by Hugo Britt, Content Writer at Vervoe
COVID-19 is a trend accelerator. The crisis has turbocharged emerging trends in digital adoption to e-commerce and education to workplace flexibility. One of the most stunning accelerations has occurred with the rise of flexible work practices, including remote hiring. This list explores the key remote hiring statistics and trends for 2021.
Remote hiring is here to stay
Remote working is extremely popular. While there will always be extroverts who say they need the “buzz” of the office, an incredible 97.6% of workers reported they would like to work remotely, at least some of the time, for the rest of their career. (Buffer)
Will the COVID-boosted boom in remote hiring continue after the pandemic? Several surveys have shown that leadership teams are generally willing to allow remote working to continue after the crisis.
- 80% of company leaders plan to allow employees to work remotely at least part of the time post-pandemic (Gartner)
- 80% of full-time workers expect to work from home at least three times per week (Owl Labs)
- 47% of leaders will allow employees to work from home full-time (Gartner)
- 74% of leaders intend to shift at least 5% of their on-site workforce to permanently remote positions (Gartner)
- 60% of workers believe a hybrid working model with a mix of remote and on-site work will be most productive going forward (Hays).
It’s unlikely, however, that remote working will continue at the peak rates experienced during the pandemic. The results of a global survey of CIOs make this clearer:
- Before the pandemic, 16.4% of the global workforce (in the IT sector) was working remotely permanently
- 72% are working remotely permanently during the pandemic
- Global CIOs expect permanent remote work to increase to 34.4% after the pandemic; double pre-pandemic levels but half of the pandemic peak (Enterprise Technology Research)
Something to be aware of is that the potential for permanent remote work is concentrated among highly educated, highly skilled workers in a handful of occupations in advanced economies. This can explain the frequently-cited statistic that remote workers are paid 8.3% more than office counterparts. (Payscale)
Remote workers are more productive
Why are so many employers keen to continue allowing remote working? Contrary to expectations, remote workers have increased productivity than their in-office colleagues.
- Three major studies (JD Edwards, American Express, and Compaq) found that remote workers are between 15% and 45% more productive than their office counterparts (Global Workplace Analytics)
- 75% of remote employees reported during the pandemic that they were able to maintain or improve productivity on individual tasks (BCG)
- 51% of remote workers maintained or improved productivity on collaborative tasks (BCG)
- 32% of remote workers were more engaged at work, compared to 28% of office workers (Gallup)
- Remote workers take only two to three weeks of paid leave per year, possibly due to lower stress. (Employment Hero)
Remote hiring increases retention
Depending on seniority, the cost of replacing an employee can range from 30% to 150% of their annual salary, making employee churn one of the most significant drains on a company’s finances (HHR).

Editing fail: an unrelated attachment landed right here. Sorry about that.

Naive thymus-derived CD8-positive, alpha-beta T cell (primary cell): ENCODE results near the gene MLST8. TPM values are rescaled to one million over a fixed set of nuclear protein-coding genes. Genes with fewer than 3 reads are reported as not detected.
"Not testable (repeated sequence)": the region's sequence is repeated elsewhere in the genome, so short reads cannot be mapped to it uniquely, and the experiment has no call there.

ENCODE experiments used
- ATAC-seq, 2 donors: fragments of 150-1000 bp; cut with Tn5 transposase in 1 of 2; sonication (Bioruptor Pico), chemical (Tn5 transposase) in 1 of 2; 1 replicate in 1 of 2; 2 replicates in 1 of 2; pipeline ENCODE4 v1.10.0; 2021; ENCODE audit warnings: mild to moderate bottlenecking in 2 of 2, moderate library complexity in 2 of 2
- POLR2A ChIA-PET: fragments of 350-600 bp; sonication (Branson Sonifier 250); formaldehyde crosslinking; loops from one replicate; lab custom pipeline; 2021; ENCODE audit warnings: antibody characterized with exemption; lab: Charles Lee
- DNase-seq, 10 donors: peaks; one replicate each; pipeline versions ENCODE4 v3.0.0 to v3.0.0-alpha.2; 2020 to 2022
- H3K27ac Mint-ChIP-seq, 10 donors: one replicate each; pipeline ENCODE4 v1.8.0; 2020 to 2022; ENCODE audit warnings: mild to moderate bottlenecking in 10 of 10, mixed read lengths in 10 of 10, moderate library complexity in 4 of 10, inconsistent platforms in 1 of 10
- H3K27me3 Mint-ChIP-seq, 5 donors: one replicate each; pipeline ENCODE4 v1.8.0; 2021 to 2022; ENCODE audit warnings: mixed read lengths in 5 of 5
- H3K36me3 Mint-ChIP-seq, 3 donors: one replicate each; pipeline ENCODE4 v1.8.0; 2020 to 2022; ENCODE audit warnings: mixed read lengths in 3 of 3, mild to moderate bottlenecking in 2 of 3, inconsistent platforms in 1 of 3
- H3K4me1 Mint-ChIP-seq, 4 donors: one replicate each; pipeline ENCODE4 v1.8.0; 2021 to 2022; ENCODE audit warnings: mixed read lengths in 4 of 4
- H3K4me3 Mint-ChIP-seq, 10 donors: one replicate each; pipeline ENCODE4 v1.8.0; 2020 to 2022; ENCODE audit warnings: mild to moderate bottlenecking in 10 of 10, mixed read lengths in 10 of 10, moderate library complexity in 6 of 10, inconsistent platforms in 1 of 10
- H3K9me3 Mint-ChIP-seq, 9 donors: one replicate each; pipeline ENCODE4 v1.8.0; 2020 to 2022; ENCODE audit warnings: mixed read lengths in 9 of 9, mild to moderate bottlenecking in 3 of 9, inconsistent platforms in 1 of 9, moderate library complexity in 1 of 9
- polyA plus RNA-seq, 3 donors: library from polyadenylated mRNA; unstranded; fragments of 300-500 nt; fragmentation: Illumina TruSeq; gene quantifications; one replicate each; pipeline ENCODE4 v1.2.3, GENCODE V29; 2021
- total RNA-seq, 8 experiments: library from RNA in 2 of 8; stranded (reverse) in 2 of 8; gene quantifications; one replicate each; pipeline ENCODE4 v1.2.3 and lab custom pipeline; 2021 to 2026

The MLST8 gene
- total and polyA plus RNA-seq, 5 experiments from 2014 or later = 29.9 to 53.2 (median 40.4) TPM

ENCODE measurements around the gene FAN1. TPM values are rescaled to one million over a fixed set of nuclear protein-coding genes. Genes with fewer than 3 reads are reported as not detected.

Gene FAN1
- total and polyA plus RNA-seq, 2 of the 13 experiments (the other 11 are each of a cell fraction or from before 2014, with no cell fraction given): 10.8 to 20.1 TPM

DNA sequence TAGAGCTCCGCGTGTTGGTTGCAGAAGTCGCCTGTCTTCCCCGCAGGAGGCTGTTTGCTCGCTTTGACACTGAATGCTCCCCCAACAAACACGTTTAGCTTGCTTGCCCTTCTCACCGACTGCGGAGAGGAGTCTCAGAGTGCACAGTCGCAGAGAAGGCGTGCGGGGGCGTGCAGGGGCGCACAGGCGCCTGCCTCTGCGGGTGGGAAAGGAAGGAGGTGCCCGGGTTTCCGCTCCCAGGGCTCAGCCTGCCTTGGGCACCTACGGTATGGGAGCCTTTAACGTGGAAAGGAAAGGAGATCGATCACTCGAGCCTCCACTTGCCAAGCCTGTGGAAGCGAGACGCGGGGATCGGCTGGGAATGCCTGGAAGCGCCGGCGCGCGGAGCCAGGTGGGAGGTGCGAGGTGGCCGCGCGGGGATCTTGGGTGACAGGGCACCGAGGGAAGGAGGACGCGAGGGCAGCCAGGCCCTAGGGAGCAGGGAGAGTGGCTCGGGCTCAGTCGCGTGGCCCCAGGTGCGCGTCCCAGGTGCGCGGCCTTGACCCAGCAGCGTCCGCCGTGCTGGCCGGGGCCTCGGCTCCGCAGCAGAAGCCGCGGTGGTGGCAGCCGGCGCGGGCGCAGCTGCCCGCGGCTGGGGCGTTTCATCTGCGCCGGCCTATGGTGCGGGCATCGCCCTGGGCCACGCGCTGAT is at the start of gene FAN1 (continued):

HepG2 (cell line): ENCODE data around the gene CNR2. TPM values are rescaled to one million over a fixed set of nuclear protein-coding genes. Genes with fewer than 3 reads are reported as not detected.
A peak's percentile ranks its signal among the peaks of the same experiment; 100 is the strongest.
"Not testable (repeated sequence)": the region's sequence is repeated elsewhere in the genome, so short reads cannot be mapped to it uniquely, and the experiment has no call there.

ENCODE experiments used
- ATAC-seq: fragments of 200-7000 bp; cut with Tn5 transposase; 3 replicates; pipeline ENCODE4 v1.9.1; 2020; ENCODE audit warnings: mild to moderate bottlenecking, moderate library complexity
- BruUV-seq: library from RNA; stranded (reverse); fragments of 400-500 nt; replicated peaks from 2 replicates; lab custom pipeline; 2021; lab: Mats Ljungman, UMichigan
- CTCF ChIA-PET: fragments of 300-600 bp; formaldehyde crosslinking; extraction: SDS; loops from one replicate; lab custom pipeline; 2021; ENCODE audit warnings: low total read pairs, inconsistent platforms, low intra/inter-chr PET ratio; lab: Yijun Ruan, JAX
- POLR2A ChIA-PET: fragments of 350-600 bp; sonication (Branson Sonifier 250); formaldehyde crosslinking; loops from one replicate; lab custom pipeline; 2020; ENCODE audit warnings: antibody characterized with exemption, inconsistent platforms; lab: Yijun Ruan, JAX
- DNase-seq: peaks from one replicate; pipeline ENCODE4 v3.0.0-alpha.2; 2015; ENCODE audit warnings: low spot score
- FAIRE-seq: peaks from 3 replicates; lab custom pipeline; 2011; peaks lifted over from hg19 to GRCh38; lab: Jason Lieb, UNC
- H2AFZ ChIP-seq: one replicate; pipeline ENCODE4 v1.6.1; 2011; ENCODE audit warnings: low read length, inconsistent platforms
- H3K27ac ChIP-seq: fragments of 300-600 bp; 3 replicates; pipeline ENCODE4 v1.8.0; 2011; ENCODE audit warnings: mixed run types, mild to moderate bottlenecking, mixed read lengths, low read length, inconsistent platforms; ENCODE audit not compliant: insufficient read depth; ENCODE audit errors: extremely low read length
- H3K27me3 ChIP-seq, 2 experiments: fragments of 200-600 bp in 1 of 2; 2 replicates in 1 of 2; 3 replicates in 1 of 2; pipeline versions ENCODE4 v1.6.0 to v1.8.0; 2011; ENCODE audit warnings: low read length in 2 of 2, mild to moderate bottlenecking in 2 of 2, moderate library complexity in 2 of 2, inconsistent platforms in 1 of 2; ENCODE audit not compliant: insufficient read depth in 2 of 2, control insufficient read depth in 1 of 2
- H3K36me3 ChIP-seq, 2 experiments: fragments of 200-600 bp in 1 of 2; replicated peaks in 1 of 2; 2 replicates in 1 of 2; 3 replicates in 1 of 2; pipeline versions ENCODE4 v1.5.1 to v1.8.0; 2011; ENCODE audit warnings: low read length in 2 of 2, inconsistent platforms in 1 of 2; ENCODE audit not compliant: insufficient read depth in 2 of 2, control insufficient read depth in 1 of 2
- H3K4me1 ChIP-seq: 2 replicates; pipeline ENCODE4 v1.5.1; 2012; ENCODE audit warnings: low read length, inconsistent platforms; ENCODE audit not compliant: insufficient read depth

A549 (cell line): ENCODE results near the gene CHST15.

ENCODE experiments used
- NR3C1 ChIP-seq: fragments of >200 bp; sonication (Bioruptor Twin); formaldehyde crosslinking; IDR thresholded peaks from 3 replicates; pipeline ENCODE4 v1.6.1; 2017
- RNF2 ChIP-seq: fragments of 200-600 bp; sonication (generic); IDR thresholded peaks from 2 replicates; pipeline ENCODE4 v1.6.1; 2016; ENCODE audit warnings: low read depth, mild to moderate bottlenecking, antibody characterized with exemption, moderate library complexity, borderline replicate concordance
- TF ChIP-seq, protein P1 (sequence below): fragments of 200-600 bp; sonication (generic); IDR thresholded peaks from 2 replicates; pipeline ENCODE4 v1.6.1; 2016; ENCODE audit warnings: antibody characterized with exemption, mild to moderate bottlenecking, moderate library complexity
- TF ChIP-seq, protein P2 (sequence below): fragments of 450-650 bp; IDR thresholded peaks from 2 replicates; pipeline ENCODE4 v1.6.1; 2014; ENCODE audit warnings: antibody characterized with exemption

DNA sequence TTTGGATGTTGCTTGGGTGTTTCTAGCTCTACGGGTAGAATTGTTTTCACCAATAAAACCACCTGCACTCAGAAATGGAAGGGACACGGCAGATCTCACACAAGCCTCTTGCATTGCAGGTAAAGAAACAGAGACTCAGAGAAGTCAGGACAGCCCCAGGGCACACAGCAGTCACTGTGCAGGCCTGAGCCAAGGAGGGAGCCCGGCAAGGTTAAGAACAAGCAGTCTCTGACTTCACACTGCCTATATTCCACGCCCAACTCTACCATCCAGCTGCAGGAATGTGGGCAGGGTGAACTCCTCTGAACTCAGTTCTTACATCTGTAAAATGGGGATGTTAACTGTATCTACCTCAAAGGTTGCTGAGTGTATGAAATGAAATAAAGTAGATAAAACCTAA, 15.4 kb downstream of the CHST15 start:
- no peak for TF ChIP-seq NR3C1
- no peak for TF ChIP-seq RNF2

The good news is that flexible working is a proven way to increase employee retention, loyalty, and happiness.
- 30% of respondents have reported leaving a job because it did not offer flexible work options (Flexjobs)
- 32% of respondents say the biggest benefit of remote working is a flexible schedule (Buffer)
- Half of those surveyed will not return to jobs that fail to offer remote work after COVID-19 (Owl Labs)
- 80% of people said they would be more loyal if their employer offered flexible work (Owl Labs)
- Remote workers scored higher on a Workforce Happiness Index than in-office colleagues (CNBC/Surveymonkey
Remote hiring decreases costs
6 out of 10 employers identify cost savings as a significant benefit of remote work (Global Workplace Analytics). This is mainly in real estate costs (rent and utilities) and includes payroll costs as workers value flexibility over salary.
- IBM has saved $50 million per year in real estate costs, McKesson saved $2 million, and Sun Microsystems saved $68 million a year due to remote workers not needing office space. (Global Workplace Analytics)
- Other savings categories include cleaning services, parking spaces, food, and property tax.
- 47% of surveyed workers are willing to take a pay cut to work more hours from home (Platform.sh).
Remote hiring technology is booming
Consider how difficult it would have been to work from home or hire effectively during the pandemic if it had happened in the 1990s or early 2000s.
Luckily, companies in 2020 were able to leverage a rapidly maturing marketplace of tech solutions, including video conferencing for online interviews, collaboration software, employee onboarding, and other HR tools that enable remote hiring and improve the remote candidate experience. As expected, these markets are experiencing sharp growth that is expected to continue throughout the 2020s.
- The global video conferencing market size is predicted to grow from US$5.32 billion (2019) to US$10.92 billion (2027). Zoom’s annual revenue rocketed from US$623 million (January 2020) to US$2.65 billion (January 2021) (Fortune Business Insights)
- The global team collaboration software market will grow from US$13.44 billion (2019) to US$35.71 billion (2027) (Fortune Business Insights)
- Applicant Tracking Systems (ATS) will grow from US$1.08 billion (2017) to US$1.81 billion (2023) (Markets and Markets)
- The employee onboarding software market will grow from US$772.6 million (208) to US$2.19 billion (2027) (Absolute Market Insights).
Remote hiring is here to stay, which means that you need the right tools to hire great candidates, no matter where they’re located.